Title: High Art
Genre: Drama, Romance
Director/Writer: Lisa Cholodenko
Music: Shudder to Think
Cinematography: Tami Reiker
There have been almost 4 years since lesbian director/writer Lisa Cholodenko’s mainstream breakthrough dramedy THE KIDS ARE ALL RIGHT (2010), and we still have no clue of her follow-up, she might be in a writer’s block, so I root out her 1998 director debut HIGH ART, a post-modern romance between Syd (Mitchell), a greenhorn assistant editor of Frame magazine and a hedonistic former photographer Lucy (Sheedy) in Manhattan.
Cholodenko adopts a Lo-Fi buzzing and eerie sound effect in the beginning to not the least understate the unfulfilled surroundings of Syd, whose boyfriend James (Mann) is a good-for-nothing, who leaves his girlfriend to check the leaking in the ceiling, but thanks to him, meets Lucy, her neighbor upstairs, and her free spirit friends, including Lucy’s German girlfriend Greta (Clarkson), a constantly-stoned former actress.
Instigated by Lucy’s unorthodox work (provided by photographer Nan Goldin in real life), Sid manages to recommend Lucy to Frame and they make a deal for the new issue’s cover, however, Lucy has been disappeared from the art scene for 10 years, initially she balks at the offer, Sid encourages and appease her, it is more than a new start for Lucy, it’s also an important career stepping stone for Syd, and the mutual attraction is intriguingly simmering.
The most imposing obstruction between them is the heroin-addicted Greta, Syd has no problem to ditch James, but Greta means more than a lover for Lucy, drug-abuse is the normalcy in Lucy’s coterie where Syd is the newcomer, she enjoys the occasional recreation with drugs, but for chronic abusers, it is the oxygen in their life. There is a discomfited cacophony when the film leans on glamorizing heroin-use in the lesbian subculture, and accelerates the ominous fallout.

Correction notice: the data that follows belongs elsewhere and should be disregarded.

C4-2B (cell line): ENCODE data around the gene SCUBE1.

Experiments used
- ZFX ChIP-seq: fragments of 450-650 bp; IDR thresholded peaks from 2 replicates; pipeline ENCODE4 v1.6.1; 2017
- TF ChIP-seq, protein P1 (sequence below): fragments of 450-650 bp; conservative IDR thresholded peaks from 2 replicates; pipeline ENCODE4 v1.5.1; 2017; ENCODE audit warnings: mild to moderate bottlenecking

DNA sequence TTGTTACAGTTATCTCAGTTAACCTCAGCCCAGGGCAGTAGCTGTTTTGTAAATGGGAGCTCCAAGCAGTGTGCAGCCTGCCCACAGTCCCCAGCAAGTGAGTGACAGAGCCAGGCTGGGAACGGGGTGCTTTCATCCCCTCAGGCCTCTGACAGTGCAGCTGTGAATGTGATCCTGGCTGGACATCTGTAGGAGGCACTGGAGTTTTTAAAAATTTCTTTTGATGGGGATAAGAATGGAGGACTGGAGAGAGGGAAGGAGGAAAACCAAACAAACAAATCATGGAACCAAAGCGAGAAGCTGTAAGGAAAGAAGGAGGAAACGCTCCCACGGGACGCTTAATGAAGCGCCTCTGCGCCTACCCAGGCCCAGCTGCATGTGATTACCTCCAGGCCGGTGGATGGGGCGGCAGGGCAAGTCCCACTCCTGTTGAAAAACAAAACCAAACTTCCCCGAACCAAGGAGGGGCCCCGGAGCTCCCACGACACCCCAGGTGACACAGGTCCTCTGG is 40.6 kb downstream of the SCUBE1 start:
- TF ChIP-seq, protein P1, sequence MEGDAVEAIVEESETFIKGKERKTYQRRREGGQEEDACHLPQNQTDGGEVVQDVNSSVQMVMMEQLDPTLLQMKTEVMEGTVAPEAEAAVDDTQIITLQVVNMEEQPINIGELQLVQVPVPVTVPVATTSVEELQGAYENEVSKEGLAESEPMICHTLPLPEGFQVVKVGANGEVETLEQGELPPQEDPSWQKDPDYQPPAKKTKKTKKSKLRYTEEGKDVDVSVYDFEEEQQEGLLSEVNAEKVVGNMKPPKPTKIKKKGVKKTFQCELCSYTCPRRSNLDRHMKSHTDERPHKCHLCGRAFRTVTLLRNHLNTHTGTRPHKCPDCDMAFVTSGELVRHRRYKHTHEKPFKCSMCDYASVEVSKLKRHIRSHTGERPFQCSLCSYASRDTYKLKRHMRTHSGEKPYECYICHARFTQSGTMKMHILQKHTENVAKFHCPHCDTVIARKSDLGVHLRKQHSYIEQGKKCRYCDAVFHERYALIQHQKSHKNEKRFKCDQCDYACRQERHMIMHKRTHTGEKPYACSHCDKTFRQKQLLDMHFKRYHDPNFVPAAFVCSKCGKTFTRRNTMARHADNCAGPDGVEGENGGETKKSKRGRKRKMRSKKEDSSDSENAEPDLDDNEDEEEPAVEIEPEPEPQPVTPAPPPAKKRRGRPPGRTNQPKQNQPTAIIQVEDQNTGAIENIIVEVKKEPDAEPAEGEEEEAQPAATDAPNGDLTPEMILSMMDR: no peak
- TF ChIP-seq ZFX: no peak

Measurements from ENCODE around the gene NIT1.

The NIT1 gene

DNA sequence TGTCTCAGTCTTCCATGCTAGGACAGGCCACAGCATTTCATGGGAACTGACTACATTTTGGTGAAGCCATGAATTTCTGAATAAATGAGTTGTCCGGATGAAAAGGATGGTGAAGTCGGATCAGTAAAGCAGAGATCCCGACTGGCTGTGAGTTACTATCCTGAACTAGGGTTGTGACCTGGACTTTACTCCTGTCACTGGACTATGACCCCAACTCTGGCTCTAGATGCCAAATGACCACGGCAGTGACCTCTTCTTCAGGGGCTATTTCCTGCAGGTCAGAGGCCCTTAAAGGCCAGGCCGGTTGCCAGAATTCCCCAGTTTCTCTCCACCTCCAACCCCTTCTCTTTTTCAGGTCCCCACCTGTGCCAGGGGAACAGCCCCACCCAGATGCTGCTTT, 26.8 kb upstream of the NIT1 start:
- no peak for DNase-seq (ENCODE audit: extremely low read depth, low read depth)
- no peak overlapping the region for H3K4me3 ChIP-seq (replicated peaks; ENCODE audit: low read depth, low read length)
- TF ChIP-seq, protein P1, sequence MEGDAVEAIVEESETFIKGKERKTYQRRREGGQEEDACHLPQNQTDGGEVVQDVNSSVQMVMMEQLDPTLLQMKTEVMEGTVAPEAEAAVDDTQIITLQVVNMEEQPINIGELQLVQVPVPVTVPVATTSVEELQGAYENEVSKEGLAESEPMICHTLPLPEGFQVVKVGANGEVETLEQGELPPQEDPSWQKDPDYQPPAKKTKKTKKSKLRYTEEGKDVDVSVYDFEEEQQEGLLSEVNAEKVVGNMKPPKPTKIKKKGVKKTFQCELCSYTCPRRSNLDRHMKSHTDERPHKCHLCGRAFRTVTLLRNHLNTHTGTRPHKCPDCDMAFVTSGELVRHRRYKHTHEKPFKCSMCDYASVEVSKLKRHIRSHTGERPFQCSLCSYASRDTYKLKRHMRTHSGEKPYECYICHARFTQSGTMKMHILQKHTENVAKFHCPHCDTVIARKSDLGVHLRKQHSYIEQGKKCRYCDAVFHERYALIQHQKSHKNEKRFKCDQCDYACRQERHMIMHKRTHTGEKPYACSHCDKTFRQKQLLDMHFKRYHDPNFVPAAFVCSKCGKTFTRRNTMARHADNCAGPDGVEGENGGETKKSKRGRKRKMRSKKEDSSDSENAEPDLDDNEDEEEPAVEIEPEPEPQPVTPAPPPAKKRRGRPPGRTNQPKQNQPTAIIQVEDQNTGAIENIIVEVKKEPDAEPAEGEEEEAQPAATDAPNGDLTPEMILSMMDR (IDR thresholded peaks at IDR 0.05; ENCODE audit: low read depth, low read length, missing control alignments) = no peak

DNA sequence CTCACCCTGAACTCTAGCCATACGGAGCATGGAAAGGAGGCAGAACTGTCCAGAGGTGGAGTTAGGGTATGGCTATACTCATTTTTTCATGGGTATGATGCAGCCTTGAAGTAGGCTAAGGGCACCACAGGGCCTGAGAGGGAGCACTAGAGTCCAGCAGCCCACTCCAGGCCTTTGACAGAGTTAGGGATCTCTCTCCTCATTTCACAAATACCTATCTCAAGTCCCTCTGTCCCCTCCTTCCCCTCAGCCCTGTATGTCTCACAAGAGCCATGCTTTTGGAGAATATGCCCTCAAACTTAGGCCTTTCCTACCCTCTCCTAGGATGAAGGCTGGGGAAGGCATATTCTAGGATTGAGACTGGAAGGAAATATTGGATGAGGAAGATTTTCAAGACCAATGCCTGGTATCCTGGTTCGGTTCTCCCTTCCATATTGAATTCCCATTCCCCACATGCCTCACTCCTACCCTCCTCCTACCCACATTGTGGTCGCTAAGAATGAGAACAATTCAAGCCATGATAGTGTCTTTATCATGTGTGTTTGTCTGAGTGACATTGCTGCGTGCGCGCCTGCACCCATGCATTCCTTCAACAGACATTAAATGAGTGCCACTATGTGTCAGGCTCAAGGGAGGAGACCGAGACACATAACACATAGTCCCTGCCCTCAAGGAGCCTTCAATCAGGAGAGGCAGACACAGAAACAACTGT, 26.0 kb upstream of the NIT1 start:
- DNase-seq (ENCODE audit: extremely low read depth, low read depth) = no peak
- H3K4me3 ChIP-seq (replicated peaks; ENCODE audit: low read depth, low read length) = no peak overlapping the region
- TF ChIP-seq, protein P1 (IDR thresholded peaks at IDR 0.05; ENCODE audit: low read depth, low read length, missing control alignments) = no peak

But the Sheedy, Mitchell and Clarkson trio launches a dazzling interactions with their potently astonishing performances, Sheedy manifests an incredible charge with her butch manner and beguiling aggression, shamefully it is her first film I have watched, so cannot estimate what a thorough conversion for her, but at any rate, she is the magnetic backbone in the movie. Mitchell, her part is less engrossing (as in THE KIDS ARE ALL RIGHT, the butch always appears more daring than the femme), but she holds up a more intact narrative with decent faculty in her Hollywood debut. Clarkson is on the other hand, a dab hand can acutely inject her omnipotence whenever she is within frame, she offers far more than a jealousy-driven escapist and compelling justifies the imprudent finale, Lucy cannot get rid of her because she is her fatal addiction.
After brainwashed by BLUE IS THE WARMEST COLOR (2013), the sex scenes here are girls playing house, never dare to explore too much, kissing and caressing are the maximum for them to showoff, and after the ending, the self-righteous title HIGH ART is more like a derision to the supercilious hollowness in the so-called art guardians and sleight of hand of destiny, Cholodenko’s potential is glimmering in her first foray and hope she will soon return with a more orchestrated comeback.